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The Dynamics of Exclusionary Constitutionalism

Israel as a Jewish and Democratic State

By: Mazen Masri
Media of The Dynamics of Exclusionary Constitutionalism
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Published: 27-06-2019
Format: Paperback
Edition: 1st
Extent: 256
ISBN: 9781509930166
Imprint: Hart Publishing
Series: Hart Studies in Comparative Public Law
Dimensions: 234 x 156 mm
RRP : £35.00
 

: 14 -21 days

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About The Dynamics of Exclusionary Constitutionalism

What does Israel's definition as a 'Jewish and democratic' state mean? How does it affect constitutional law? How does it play out in the daily life of the people living in Israel? This book provides a unique and detailed examination of the consequences of the 'Jewish and democratic' definition. It explores how the definition affects the internal ordering of the state, the operation of the law, and the ways it is used to justify, protect and regenerate certain features of Israeli constitutional law. It also considers the relationship between law and settler-colonialism, and how this relationship manifests itself in the constitutional order.

The Dynamics of Exclusionary Constitutionalism offers a novel perspective on the Jewish and democratic definition rooted in constitutional theory and informed by a socio-legal approach. Relying on a wide range of court cases and statutes as well as secondary sources, the book shows how the definition is deeply embedded in the constitutional structure, and operates, as a matter of law, in a manner that concentrates political power in the hands of the Jewish citizens and excludes the Palestinian Arab citizens in Israel from the political process.

Mazen Masri's study is a timely intervention in an increasingly important question, and is essential reading for those who want to understand Israel's character, its relationship with the constitutional order, and its impact on society.

Table Of Contents

1. Introduction
I. Israel as a Jewish and Democratic State
II. The People and Their Constitution: Theoretical Approaches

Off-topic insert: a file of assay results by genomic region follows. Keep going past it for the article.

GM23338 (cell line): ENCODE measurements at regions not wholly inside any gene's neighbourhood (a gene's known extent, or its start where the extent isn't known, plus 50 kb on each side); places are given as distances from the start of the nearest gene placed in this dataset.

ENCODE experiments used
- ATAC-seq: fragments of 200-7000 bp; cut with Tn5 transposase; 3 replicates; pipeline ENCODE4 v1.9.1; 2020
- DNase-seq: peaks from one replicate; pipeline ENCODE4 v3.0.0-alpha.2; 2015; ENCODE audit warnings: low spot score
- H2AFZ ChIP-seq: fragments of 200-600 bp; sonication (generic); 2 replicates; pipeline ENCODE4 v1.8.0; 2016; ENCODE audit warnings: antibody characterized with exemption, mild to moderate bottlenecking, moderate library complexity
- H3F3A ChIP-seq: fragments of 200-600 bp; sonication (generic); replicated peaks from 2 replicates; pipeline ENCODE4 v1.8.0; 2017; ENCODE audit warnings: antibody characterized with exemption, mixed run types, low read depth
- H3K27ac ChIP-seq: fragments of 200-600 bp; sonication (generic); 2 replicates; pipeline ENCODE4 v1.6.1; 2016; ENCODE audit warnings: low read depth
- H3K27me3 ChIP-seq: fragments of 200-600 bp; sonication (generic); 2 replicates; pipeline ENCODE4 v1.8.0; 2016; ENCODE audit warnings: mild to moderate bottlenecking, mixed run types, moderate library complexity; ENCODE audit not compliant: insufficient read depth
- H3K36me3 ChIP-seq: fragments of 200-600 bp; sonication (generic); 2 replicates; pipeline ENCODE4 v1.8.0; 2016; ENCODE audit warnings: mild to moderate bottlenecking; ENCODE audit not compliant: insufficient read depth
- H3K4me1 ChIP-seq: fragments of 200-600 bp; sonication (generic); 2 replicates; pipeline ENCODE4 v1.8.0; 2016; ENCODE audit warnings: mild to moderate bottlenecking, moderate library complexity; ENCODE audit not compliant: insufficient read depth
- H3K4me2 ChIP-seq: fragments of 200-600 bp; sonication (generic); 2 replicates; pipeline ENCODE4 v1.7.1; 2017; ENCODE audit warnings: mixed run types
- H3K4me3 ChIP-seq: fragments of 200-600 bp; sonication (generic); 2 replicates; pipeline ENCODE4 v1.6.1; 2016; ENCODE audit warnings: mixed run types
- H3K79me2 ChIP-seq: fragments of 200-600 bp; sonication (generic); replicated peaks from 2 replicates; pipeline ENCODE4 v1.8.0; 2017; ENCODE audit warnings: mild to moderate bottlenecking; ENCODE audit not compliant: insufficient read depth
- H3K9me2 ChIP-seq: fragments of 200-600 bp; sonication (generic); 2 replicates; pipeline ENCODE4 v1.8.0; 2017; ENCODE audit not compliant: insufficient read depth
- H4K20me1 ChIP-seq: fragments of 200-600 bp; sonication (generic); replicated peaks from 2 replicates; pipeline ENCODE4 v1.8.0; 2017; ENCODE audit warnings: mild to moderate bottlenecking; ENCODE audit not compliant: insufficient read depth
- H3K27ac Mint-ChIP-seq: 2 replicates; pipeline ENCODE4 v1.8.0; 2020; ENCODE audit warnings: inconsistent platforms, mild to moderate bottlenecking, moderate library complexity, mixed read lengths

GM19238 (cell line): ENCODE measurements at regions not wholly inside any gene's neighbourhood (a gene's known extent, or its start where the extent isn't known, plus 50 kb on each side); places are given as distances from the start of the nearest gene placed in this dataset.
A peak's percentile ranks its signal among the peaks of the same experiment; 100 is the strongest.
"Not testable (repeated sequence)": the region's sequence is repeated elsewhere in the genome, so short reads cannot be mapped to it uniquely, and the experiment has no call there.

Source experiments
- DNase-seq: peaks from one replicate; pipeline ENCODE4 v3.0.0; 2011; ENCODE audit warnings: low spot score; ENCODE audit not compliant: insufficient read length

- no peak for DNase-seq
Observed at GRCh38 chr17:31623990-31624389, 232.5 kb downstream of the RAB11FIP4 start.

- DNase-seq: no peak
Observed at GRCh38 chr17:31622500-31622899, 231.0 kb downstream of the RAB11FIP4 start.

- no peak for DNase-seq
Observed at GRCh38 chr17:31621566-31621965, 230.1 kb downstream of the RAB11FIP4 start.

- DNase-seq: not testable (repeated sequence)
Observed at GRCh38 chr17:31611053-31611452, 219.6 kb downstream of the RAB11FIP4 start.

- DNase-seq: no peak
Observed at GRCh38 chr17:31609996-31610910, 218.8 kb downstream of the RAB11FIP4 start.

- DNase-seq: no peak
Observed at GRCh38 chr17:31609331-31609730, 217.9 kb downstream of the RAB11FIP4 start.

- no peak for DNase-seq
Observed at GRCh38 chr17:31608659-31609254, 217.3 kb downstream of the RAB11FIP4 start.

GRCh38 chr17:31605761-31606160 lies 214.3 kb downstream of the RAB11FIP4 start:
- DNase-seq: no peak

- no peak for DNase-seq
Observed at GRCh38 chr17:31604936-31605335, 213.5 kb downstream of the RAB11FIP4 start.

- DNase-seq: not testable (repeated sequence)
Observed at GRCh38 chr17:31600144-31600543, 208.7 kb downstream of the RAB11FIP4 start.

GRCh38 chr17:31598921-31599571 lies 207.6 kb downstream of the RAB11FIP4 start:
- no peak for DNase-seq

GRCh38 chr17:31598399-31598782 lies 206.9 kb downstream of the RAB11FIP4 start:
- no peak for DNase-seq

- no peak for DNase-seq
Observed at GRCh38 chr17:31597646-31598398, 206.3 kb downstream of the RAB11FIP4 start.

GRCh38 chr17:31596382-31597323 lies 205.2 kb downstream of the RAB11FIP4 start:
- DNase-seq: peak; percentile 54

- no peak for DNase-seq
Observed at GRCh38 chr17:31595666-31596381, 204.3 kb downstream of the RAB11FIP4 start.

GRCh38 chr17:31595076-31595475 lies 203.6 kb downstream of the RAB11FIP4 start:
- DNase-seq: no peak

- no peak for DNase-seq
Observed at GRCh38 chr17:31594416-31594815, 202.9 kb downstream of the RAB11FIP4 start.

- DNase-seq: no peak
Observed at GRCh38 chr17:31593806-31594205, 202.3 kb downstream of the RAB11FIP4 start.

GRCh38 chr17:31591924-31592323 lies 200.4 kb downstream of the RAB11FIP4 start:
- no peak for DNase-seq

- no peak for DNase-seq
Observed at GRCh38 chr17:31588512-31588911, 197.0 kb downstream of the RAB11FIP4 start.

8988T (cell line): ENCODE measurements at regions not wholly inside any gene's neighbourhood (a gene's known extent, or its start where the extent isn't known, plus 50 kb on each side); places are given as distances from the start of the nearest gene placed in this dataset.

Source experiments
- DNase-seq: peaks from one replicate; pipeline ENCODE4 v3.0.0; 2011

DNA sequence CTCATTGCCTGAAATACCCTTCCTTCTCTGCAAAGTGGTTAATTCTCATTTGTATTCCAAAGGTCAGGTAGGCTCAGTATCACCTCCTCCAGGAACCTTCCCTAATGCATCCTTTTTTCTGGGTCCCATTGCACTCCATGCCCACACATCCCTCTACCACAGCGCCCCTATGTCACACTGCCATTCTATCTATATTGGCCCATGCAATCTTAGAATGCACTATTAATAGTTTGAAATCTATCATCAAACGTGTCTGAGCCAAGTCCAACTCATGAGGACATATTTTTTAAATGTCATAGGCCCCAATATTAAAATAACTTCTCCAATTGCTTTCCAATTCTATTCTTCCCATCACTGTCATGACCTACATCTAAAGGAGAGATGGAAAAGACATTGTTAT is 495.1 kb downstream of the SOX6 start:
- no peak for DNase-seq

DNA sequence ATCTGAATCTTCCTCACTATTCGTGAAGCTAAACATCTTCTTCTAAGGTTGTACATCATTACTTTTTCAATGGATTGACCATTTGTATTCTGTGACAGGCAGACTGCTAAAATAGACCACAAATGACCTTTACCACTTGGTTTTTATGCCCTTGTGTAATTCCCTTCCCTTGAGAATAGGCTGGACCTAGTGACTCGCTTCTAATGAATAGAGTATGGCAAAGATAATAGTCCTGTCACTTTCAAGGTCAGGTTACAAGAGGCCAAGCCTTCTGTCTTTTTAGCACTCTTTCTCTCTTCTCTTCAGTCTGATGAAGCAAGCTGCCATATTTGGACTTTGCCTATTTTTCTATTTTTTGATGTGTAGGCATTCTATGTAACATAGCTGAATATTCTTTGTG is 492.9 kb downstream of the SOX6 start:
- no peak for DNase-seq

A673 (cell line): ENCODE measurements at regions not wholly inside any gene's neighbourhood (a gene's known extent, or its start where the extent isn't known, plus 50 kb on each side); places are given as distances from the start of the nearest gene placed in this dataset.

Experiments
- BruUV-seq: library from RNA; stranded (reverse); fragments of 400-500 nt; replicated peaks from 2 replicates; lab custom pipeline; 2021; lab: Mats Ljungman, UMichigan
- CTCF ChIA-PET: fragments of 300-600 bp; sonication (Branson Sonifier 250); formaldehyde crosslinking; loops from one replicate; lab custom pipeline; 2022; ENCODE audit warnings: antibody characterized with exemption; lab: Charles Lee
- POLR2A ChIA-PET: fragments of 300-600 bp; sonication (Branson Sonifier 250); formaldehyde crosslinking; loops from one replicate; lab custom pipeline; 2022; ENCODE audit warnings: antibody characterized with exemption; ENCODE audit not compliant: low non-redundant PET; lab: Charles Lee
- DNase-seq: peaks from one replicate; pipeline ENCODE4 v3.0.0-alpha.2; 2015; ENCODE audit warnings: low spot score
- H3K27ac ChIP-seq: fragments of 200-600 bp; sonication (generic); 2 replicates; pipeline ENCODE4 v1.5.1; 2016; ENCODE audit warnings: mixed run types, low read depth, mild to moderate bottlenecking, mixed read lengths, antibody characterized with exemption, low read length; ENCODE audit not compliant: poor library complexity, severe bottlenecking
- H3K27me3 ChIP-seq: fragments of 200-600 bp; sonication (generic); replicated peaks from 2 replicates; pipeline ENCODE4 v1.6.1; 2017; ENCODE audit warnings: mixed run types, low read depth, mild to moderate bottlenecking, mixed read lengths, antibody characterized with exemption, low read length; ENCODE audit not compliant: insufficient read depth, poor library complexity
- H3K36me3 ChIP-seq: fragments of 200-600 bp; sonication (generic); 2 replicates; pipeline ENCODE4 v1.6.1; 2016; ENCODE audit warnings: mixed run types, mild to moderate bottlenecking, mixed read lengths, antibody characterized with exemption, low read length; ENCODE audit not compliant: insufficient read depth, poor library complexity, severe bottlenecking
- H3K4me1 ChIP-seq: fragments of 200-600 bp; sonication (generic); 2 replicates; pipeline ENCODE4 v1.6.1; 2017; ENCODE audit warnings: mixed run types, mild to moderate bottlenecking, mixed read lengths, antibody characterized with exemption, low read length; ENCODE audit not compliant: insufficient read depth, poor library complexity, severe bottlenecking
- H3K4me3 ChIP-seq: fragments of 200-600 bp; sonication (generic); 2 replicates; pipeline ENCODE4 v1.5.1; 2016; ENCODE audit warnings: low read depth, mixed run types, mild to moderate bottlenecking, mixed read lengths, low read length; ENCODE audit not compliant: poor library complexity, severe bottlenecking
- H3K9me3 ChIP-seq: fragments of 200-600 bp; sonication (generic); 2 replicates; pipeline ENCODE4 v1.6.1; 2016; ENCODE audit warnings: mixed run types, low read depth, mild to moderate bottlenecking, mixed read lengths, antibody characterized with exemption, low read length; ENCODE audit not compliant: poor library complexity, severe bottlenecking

III. Settler-colonialism
IV. The Argument in a Nutshell
V. Outline of the Book
2. A Jewish and Democratic State: Theoretical Justifications and Critiques
I. Introduction
II. The Ultra-nationalist Approach
III. The Nationalists of the Liberal Nationalists
IV. The Pragmatists of the Liberal Nationalists
V. The Liberals of the Liberal Nationalists
VI. Classic Liberal Approaches
VII. Critical Approaches
VIII. Conclusions
3. Locating the People in Israel: The Social Contract, the Basic Norm and the Beginnings of the State
I. Introduction
II. The People in Israel between Theory and Practice: Social Contract, Basic Norm and Nation
III. Beginnings I: The Declaration of Independence and the Colonial Encounter
IV. Beginnings II: The Declaration and the Constitution
V. Summary and Conclusions
4. Engineering the People I: Law and the Dissolution of the Native Population
I. Introduction: Immigration, Citizenship and the Numbers Game
II. The First Years (1948–52)
III. The Citizenship Law: Exclusion and Elimination by Other Means
IV. Summary and Conclusions
5. Engineering the People II: The Legal Foundation of Settler Citizenship
I. Introduction
II. The Law of Return: Jews-only Immigration Policy
III. Demography and Equality
IV. Summary and Conclusions
6. Drawing the Red Lines: Political Representation and the Jewish and Democratic Definition
I. Introduction
II. The Evolution of a System of Exclusion: From Yerdor to Section 7A of Basic Law: The Knesset
III. The Introduction of Section 7A of Basic Law: The Knesset and the Interpretation of Jewish and Democratic State
IV. Debating Section 7A: Settler-colonialism, the People and Defensive Democracy
V. The Jewish and Democratic Definition and the Elected Representatives
VI. Summary and Conclusions
7. The Constitution in Action: Constitution-making, Law and Governance
I. Introduction
II. The Jewish and Democratic Definition in the Process of Constitution-Making
III. Making Law: The Jewish and Democratic Definition of the State and Legislation
IV. The Jewish and Democratic Definition in Other Legislation
V. Conclusions and Summary

Reviews

“What the author skillfully shows, with an impressive exposition of Israeli legal rationalizations, is how Israeli demographic concerns exerted a structural influence on lawmaking with respect to the differential rights of return enjoyed by Jews and Palestinians, as expressed in immigration laws and interpretations of citizen rights... Masri's contribution... offers a frightening template for how law can serve the purposes of injustice if deployed even by individuals endowed with subjectivities of goodwill yet pursued for the sake of unworthy goals.” –  Richard Falk, Journal of Palestine Studies

The Dynamics of Exclusionary Constitutionalism is a welcome and long overdue contribution to Israeli constitutional scholarship, going far beyond the agonized hand-wringing of the “balancing” model.” –  Darryl Li, University of Chicago, I•CONnect

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